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The tale of Newberg's miracle twins

Newberg family celebrates first birthday of premature twins adopted as embryos

Newberg parents Jourdan and Matt Moore, 32 and 33, will celebrate their twins’ first birthday this weekend, a momentous occasion for any young family. But it’s a particularly special milestone in the Moores’ case as the occasion is a reminder of the long road they’ve traveled to start their family, the obstacles that popped up at every turn and the fact that their children survived, literally, against the odds.

Matt and Jourdan met when she was 11 years old and they were middle school sweethearts. They came to Newberg when Jourdan was attending George Fox University; they married in 2005 and have lived here ever since.SUBMITTED PHOTO - Cadence, left, and Jaxson Moore were born prematurely, at just under 24 weeks into the pregnancy. Against the medical recommendation, the twins' parents chose to resuscitate the babies when complications arose.

The couple had wanted to start a family for the past decade, but there was a roadblock — and not the traditional roadblock couples run into. As far as they know, the Moores are fertile. But Jourdan was diagnosed with Crohn’s disease when she was 16 and had a rough time with the illness for years. She was in and out of surgery, while doctors tried every FDA-approved medication — and some non-approved — to treat her condition. Nothing was working.

Then Jourdan went to a doctor who prescribed a medication she hadn’t tried — Methotrexate. It’s prescribed in certain cancer treatments and is also effective in treating Crohn’s disease when other methods aren’t working.

It’s also used to medically induce abortions, meaning for anybody taking Methotrexate, pregnancy is out of the question.

“So if I want to stay on the medication that keeps me healthy enough to be a mom, I can’t carry kids inside my body,” Jourdan said.

The couple decided to go the adoption route, but that too presented obstacles. The adoption agency they worked with had a lot of waiting parents, with few adoptions actually taking place. Jourdan later learned there were 67 percent fewer adoptions in 2013 and 2014 than there were seven years earlier, which experts have attributed to fewer overall unplanned pregnancies occurring at the time.

As much time and money as they had invested in the process, the traditional adoption route didn’t feel right for the Moores. So they found themselves once again in a frustrating position with no obvious way forward toward starting a family.

Then one day in September 2014, Jourdan received a surprise call from a friend who knew the frustration the Moores were experiencing. The friend asked if Jourdan had heard of a process called embryo adoption.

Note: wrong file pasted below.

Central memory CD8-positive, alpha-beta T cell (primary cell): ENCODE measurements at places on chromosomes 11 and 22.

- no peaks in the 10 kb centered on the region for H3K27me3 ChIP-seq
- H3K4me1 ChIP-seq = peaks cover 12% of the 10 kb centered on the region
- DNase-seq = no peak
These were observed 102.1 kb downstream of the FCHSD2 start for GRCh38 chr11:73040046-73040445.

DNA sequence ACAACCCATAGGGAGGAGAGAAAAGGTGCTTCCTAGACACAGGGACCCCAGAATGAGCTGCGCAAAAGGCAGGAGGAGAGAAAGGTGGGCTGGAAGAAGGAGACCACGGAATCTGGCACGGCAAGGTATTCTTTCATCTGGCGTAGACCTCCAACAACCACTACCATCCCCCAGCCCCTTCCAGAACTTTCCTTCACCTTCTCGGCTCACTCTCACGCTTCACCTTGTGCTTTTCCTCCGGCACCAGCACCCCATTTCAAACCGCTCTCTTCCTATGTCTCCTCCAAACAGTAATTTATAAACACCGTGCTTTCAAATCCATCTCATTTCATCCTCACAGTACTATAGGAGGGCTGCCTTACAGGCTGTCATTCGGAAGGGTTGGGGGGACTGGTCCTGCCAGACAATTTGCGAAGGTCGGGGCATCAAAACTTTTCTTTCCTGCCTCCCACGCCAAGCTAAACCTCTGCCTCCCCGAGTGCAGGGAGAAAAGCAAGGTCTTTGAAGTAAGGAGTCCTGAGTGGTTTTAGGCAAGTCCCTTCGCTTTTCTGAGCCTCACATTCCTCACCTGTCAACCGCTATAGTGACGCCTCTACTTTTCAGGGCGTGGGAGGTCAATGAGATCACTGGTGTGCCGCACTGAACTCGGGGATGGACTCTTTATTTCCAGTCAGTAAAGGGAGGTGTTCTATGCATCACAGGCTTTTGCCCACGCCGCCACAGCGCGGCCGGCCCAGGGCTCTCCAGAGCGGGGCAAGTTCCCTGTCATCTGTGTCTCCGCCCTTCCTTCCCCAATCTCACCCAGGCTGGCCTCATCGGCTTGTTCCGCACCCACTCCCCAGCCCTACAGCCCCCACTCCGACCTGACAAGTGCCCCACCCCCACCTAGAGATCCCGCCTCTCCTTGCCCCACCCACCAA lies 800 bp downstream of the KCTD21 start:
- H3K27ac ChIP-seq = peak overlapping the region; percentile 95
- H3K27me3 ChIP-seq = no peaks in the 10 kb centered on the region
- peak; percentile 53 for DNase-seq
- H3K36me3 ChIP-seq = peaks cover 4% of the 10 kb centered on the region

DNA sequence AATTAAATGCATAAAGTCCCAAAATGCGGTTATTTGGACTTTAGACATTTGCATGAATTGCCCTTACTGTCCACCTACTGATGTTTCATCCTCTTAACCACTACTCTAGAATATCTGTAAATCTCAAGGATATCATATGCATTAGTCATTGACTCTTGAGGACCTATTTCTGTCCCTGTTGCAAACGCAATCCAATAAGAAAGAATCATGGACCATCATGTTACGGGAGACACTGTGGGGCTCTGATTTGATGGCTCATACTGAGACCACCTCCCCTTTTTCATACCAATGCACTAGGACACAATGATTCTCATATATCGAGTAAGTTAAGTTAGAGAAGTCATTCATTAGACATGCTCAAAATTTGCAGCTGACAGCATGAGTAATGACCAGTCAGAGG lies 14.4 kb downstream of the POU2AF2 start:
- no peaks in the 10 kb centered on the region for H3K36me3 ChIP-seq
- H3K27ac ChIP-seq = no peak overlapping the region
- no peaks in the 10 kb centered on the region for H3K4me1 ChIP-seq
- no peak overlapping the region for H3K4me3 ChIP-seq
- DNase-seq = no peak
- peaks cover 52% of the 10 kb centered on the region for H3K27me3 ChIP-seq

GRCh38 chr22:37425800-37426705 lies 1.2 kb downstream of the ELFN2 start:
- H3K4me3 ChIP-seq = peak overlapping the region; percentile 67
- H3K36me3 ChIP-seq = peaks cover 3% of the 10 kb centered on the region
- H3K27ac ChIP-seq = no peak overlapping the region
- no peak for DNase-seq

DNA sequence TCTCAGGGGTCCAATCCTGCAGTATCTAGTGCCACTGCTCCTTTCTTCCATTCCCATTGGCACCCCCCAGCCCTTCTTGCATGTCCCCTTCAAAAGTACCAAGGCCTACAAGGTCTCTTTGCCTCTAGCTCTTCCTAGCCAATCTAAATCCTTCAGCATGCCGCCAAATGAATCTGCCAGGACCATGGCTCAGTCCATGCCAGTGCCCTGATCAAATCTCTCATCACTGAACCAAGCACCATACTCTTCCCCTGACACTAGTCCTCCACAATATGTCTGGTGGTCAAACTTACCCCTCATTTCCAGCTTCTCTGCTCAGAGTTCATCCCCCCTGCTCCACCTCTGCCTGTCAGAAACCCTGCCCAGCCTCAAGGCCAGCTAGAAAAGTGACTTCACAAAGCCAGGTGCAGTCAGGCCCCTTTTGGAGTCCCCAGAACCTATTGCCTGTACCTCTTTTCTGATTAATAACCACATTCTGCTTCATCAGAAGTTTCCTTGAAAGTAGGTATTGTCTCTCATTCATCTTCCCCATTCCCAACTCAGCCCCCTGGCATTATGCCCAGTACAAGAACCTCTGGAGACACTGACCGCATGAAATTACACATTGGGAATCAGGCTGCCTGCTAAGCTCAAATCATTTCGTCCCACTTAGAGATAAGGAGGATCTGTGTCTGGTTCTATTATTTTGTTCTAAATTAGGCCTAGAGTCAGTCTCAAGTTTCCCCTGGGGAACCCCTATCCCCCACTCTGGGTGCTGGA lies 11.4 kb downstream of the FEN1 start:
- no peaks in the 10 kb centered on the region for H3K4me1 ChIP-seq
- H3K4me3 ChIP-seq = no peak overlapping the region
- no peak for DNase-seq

“I found myself listening for the sake of being polite but in my mind I was thinking, ‘This is crazy! No way would it ever work for us,’” Jourdan recalled in a blog post.

When couples go the route of in vitro fertilization (IVF) for a pregnancy, often more eggs than will be needed are extracted to safeguard should any complications arise. A portion of those will fertilize into embryos, and once the pregnancy is successfully underway there are often embryos leftover — there are an estimated 600,000-plus frozen embryos in storage nationwide. The parent couple then has to decide what to do with the embryos, and many end up donating them to another hopeful couple.

In the case of women who can’t carry children, embryos can be transferred into a surrogate for the pregnancy.

Despite her initial reaction, Jourdan and Matt began researching the process, reading about other couples who had gone through the process successfully. And they began to realize they were drawn to the idea.

They would still need a surrogate, however, which presented yet another obstacle: surrogacy costs often add up to tens of thousands of dollars. Besides the medical expenses, surrogates are compensated for the consuming role they perform. That roadblock vanished when Jourdan mentioned the whole embryo adoption process to her best friend, Hollie Mentesana, who not only immediately supported the idea, but also offered to carry the embryos herself as a gift to her friend.SUBMITTED PHOTO - Hollie Mentesana, right, surprised Jourdan Moore when she offered to act as the surrogate for the Moores' embryo adoption, as a gift. The two have been friends their entire lives.

Although Jourdan and Hollie have known each other their entire lives, Jourdan was amazed and hadn’t sought or expected her friend’s gift. There were still many decisions to be made and tests to perform, but Hollie’s offer essentially meant they had crossed the last major hurdle before the embryo adoption process was within reach.

Still, there were many difficulties to overcome.

“It was a big commitment for Hollie, because she has two kids of her own and they were mild, normal pregnancies,” Jourdan said. But for the embryo transfer, she had to take numerous injections that made her violently nauseous for weeks.